It seems like a product isn’t on the store shelf very long before it reappears in different packaging boasting of a “new look” or that it’s “new and improved.”
When Bl. John Paul II began speaking and writing about the New Evangelization, I confess I didn’t delve deeply into it, maybe because the term seemed like more marketing. Now that it’s no longer so new, I’ve been wondering what it means and how it affects me.
It turns out that it does have something to do with marketing but a lot more with ways to reach our changing world for Christ and show all Christians that they have a role in that mission.
To begin with, I wondered what exactly is evangelization? In his apostolic exhortation Evangelii nuntiandi, Pope Paul VI synthesizes teaching that originated at the Second Vatican Council, a major inspiration for the New Evangelization.
Evangelization is the Church’s deepest identity, Pope Paul VI writes. “She exists in order to evangelize, that is to say, in order to preach and teach, to be the channel of the gift of grace, to reconcile sinners with God, and to perpetuate Christ’s sacrifice in the Mass, which is the memorial of His death and glorious resurrection.”
In his encyclical Redemptor hominis, Bl. John Paul II emphasizes that the New Evangelization isn’t merely passing on doctrine but “a personal and profound meeting with the Savior.”
Its content can’t be new because its theme is always Christ’s Gospel, JPII writes. However, he says “evangelization can be new in its ardor, methods and expression.” It makes sense since he writes, “In the history of the Church, the “old” and the “new” are always closely interwoven. The “new” grows out of the “old,” and the “old” finds a fuller expression in the “new.”
So why a New Evangelization now? Because according to Pope Paul VI, the “split between the Gospel and culture is without doubt the great drama of our time.”
Perhaps in reaction to that, the Church gained a new awareness of her salvific mission from Christ during preparation for the Jubilee Year 2000, JPII writes.
The New Evangelization isn’t just about the institutional Church. It’s the work of each member to share the Gospel, says Pope Paul VI. “Those who have received the Good News and who have been gathered by it into the community of salvation can and must communicate and spread it.”
JPII even calls evangelization a duty in his encyclical Redemptoris missio. “No believer in Christ, no institution of the Church can avoid this supreme duty: to proclaim Christ to all peoples.”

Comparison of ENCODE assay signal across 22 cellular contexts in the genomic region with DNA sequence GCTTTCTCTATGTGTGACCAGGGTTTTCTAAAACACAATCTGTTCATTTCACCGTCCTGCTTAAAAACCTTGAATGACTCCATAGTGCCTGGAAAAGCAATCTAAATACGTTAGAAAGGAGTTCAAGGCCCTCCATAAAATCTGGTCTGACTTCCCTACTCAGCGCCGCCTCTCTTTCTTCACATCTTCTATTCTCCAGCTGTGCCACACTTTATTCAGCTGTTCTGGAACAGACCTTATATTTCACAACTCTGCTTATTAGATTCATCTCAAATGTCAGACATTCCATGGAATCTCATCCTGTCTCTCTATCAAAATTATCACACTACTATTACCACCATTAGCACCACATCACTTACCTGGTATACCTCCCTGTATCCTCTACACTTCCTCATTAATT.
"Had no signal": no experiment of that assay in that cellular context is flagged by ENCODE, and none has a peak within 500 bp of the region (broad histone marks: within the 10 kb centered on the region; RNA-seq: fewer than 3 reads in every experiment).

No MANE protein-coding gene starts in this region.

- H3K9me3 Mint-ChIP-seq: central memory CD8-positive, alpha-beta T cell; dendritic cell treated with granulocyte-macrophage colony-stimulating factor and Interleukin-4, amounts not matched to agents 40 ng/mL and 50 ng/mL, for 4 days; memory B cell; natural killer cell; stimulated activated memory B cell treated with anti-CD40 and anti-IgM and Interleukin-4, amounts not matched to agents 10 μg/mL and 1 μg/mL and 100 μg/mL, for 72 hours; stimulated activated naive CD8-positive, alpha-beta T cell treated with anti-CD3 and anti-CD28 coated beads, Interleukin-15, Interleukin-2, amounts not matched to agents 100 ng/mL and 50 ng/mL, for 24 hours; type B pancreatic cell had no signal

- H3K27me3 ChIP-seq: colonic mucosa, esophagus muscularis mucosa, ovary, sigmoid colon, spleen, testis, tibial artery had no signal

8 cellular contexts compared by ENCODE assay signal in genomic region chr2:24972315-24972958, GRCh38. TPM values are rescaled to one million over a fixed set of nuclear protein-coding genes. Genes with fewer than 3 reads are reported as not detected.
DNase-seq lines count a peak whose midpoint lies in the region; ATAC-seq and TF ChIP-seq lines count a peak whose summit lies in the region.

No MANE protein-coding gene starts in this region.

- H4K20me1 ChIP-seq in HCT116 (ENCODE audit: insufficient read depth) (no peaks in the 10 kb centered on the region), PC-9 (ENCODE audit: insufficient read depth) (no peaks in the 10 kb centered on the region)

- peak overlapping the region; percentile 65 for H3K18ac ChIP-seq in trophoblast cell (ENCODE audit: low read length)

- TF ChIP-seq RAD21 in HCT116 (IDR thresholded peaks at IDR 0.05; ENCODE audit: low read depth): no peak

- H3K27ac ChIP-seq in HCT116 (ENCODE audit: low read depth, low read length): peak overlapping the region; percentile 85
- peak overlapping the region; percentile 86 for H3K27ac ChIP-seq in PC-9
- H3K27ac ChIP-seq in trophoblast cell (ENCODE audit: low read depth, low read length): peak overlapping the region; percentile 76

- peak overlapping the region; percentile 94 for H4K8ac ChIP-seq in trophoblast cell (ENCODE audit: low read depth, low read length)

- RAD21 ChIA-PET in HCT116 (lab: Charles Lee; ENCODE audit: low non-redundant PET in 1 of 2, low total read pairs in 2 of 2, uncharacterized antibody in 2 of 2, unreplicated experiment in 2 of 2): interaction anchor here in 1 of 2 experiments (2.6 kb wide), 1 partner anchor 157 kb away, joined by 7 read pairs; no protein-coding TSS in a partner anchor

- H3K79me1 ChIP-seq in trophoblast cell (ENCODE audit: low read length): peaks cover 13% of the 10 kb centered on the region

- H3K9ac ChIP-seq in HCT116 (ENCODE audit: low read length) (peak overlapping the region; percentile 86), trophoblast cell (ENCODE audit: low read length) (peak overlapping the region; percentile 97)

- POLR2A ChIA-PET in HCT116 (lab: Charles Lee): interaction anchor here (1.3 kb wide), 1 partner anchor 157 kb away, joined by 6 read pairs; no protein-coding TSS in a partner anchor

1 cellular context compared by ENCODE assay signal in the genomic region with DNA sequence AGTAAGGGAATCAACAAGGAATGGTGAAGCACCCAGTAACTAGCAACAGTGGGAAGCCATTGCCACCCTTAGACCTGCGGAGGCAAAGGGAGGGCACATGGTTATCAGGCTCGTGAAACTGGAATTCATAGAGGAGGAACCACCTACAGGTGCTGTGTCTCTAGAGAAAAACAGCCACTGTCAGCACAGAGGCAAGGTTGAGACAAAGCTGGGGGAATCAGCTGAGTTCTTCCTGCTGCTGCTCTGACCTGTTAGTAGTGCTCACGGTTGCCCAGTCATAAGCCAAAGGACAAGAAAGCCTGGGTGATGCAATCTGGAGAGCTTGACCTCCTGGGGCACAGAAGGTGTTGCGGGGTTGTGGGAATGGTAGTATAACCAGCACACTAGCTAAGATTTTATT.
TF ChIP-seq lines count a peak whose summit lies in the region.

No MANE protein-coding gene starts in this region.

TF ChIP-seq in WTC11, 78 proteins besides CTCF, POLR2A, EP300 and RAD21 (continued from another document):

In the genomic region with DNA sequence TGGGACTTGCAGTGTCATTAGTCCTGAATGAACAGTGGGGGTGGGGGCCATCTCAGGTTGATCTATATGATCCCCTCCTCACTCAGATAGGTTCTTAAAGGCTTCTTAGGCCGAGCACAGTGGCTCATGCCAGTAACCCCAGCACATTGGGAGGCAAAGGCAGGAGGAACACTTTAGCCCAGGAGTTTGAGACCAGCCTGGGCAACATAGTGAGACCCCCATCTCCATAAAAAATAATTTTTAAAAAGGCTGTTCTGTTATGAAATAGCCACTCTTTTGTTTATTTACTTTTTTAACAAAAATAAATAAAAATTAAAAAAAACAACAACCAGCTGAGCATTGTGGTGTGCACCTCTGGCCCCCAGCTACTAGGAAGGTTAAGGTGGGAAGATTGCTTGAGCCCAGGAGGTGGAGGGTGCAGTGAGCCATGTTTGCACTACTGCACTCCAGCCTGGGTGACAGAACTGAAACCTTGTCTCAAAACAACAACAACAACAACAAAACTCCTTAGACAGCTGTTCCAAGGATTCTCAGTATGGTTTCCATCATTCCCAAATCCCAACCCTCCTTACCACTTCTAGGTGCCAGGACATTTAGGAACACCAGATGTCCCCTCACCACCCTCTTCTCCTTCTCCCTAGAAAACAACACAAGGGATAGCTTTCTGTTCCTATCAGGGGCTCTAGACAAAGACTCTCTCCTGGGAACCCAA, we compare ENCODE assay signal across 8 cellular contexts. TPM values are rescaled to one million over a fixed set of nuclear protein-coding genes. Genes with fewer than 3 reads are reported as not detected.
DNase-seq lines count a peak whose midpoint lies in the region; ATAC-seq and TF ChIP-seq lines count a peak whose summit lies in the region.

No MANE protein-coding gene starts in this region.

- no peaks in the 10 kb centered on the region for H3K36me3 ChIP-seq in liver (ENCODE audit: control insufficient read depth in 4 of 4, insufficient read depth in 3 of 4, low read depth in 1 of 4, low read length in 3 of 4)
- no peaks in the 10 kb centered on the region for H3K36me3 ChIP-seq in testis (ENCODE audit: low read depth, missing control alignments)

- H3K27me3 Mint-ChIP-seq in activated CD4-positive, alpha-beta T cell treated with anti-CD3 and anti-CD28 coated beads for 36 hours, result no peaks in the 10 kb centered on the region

Does this mean we’re supposed to do mission work in a foreign country? Pope JPII emphasized that along with reaching those who’ve never heard the Gospel, the Church needs to focus on the many people who may already be baptized but have “lost a living sense of the faith or no longer consider themselves members of the Church.”
Evangelizing our culture often means reaching out to people we know. “… always taking the person as one’s starting point and always coming back to the relationships of people among themselves and with God,” writes Pope Paul VI.
What do we tell them? First, about the need for conversion, says Cardinal Joseph Ratzinger (now Pope Benedict XVI). Second, conveying to them that, “God exists. God is alive. God is present and acts in the world, in our—in my life.” Third, showing them Jesus, with His Cross and Resurrection as the path of life. Finally, sharing with them the reality of God’s justice and eternal life.
Above all, evangelization needs to offer a convincing response to the question of how to live, Cardinal Ratzinger writes. “…evangelizing is not merely a way of speaking, but a form of living: living in the listening and giving voice to the Father.”
The New Evangelization isn’t about immediately attracting large crowds through new and refined methods but rather about planting small mustard seeds and letting God decide when and how they will grow, notes Cardinal Ratzinger.
“We ourselves cannot gather men,” he states. “We must acquire them by God for God. All methods are empty without the foundation of prayer.”